At the heart of many discussions of tax policy is a question of whether the tax law achieves the right end, for all people affected by it, and how best to design the tax to achieve the desired ends. The papers in this session tackle these essential, and difficult, questions from a variety of angles, contemplating theories of tax and tax policy design. While each paper contemplates a different aspect of tax system design, the papers in this session are concerned with asking about both the theoretical justifications and the effects of particular tax decisions.

Manoj Viswanathan (UC-Hastings; Google Scholar), Retheorizing Progressive Taxation:

Tax progressivity is undeniably central to both the detailed analytics of tax policy and the rhetorical arguments commonly used in public discourse. Yet there are surprisingly inconsistent and inaccurate uses of this seemingly objective term. By theorizing progressivity’s constitutive elements and identifying its shortcomings, this Article offers a novel taxonomy of how progressivity is assessed and why contradictory assessments are common.

This Article argues that, as a theoretical matter, accurately characterizing tax provisions as progressive (or regressive) requires assessing their burdens beyond simply the tax payments remitted. By failing to account for effects such as economic incidence and inefficiency costs, traditional progressivity analyses are incomplete. Relatedly, since the spending side of the budget process is functionally indistinguishable from taxation, accurate progressivity analyses must also consider where tax revenues are spent. This Article suggests that earmarked tax assessments—taxes allocated to specific purposes—could overcome some of these challenges.

Anna-Maria Anderwald (Graz), Does the Consumption Orientation of our Tax Systems Mean the End of the Ability-to-pay Principle and is the Equivalence Principle Experiencing a Renaissance?:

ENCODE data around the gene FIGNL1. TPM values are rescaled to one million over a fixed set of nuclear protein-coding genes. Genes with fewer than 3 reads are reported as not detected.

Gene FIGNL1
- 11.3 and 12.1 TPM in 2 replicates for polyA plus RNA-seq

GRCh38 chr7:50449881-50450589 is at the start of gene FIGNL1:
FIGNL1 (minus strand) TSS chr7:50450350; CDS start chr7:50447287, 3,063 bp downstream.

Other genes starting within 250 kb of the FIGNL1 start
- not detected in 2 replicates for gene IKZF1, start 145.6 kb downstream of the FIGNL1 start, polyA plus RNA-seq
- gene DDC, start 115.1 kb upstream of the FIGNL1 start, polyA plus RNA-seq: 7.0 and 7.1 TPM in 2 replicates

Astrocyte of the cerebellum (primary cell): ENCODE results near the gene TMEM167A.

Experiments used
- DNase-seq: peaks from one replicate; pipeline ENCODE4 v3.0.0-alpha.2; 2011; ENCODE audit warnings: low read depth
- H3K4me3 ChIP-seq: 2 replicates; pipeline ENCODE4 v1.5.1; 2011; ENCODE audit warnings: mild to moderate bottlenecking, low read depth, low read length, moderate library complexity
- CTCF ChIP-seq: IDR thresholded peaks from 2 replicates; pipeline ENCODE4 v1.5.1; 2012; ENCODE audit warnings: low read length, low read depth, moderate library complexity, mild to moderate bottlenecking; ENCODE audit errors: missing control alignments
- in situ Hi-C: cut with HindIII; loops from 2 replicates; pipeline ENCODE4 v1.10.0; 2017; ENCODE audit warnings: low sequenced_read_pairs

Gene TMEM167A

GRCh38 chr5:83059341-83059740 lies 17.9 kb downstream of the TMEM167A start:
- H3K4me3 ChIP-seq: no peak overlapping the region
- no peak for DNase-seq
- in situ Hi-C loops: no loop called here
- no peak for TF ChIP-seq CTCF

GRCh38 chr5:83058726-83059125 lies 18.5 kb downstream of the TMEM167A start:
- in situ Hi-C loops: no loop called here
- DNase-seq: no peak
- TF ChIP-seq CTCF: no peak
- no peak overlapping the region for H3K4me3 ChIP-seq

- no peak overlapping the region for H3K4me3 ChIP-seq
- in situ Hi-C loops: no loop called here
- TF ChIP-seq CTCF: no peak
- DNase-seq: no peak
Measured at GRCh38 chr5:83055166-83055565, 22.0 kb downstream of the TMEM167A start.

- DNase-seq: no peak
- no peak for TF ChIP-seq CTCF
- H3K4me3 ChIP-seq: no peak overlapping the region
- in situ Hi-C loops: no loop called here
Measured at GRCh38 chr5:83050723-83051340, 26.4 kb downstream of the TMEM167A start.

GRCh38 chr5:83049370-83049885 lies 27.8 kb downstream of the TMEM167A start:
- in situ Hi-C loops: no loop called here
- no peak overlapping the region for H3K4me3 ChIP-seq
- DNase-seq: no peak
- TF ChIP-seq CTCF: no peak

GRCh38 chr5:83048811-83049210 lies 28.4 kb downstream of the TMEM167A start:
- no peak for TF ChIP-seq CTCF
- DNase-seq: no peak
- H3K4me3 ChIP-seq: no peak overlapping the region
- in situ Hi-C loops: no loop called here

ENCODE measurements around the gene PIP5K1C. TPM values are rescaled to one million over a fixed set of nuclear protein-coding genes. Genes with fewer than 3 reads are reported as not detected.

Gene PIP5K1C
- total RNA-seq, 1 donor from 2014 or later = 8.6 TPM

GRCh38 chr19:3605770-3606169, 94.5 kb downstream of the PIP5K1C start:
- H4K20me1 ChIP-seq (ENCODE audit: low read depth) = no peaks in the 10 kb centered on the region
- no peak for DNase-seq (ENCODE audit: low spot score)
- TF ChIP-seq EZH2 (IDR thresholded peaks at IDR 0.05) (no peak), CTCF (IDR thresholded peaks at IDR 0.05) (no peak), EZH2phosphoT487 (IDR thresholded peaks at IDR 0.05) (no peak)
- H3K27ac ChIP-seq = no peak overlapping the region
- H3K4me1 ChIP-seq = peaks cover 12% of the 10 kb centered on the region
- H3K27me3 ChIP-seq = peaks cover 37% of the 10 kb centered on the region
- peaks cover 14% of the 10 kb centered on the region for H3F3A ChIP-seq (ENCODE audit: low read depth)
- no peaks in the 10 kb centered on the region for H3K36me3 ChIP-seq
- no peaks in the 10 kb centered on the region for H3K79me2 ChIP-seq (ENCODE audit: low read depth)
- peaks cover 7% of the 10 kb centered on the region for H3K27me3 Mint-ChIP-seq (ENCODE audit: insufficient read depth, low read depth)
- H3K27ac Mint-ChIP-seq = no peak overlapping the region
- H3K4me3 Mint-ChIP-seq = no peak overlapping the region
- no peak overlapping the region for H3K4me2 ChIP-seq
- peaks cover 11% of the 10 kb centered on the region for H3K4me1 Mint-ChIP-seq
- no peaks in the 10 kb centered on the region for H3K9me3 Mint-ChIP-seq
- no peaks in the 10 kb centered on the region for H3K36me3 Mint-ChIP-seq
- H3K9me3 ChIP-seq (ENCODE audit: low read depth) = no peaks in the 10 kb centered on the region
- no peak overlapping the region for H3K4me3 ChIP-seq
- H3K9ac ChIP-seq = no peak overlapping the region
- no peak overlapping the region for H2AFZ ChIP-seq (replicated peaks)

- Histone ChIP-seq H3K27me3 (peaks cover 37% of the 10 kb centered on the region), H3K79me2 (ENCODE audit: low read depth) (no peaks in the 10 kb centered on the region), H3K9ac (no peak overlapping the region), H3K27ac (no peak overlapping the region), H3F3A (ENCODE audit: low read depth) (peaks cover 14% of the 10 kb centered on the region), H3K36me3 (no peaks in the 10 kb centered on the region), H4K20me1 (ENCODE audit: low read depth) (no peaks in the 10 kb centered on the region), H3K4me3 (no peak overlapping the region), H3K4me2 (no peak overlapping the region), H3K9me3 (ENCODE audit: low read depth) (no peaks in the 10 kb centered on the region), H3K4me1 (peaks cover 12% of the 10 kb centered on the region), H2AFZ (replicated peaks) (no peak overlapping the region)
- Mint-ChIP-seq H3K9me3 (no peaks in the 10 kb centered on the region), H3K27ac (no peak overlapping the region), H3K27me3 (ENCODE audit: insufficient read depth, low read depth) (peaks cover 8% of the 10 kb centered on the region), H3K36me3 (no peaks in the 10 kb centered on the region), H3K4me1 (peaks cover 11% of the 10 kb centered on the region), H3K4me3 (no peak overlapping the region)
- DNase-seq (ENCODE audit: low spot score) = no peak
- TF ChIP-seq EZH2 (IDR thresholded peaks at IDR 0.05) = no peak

Does the consumption orientation of our tax systems mean the end of the ability-to-pay principle and is the equivalence principle experiencing a renaissance?

Our tax systems have been shaped to a considerable extent by financial science. From financial science, we have learned that taxation, on the one hand, can be justified on the ability-to-pay principle and, on the other hand, on the principle of equivalence. These justifications of taxation developed in financial sciences also found their way into the respective tax law systems. In particular, the ability-to-pay principle has come to be regarded as a fundamental principle of different tax systems. For instance, income taxes in particular are decisively influenced by the ability-to-pay principle.

My research focuses on the consumption orientation of tax systems. Based on financial science findings, it now seems that consumption, as opposed to income, is increasingly being considered as a tax base. With this consumption orientation, however, the equivalence principle, as opposed to the ability-to-pay principle, seems to gain in importance.

Ilinza Maree (Pretoria), A Social Impact Matrix for Tax Policy in the Brewing Industry in Africa:

In an optimal tax system, the balance between securing the revenue required for financing economic and social programmes and promoting innovation, productivity and inclusive economic growth, is given. Developing countries, especially in Africa, are struggling to reach the optimal balance when developing tax systems for sustainable growth. In an attempt to understand the optimal balance required for tax systems in Africa, a social impact analysis on one feature commonly found in tax systems around the globe, known as ‘tax incentives’, were conducted. The specific tax incentive under investigation relates to the local sourcing of raw materials used in the beer production process. When locally produced produce are used, a reduction in excise duty will result and this is called the local sourcing initiative (LSI). The LSI is introduced into the tax systems based on two objectives, which includes: to impact local agricultural production; and to reduce the damaging impact of traditionally brewed beer on public health compared to commercially produced beer.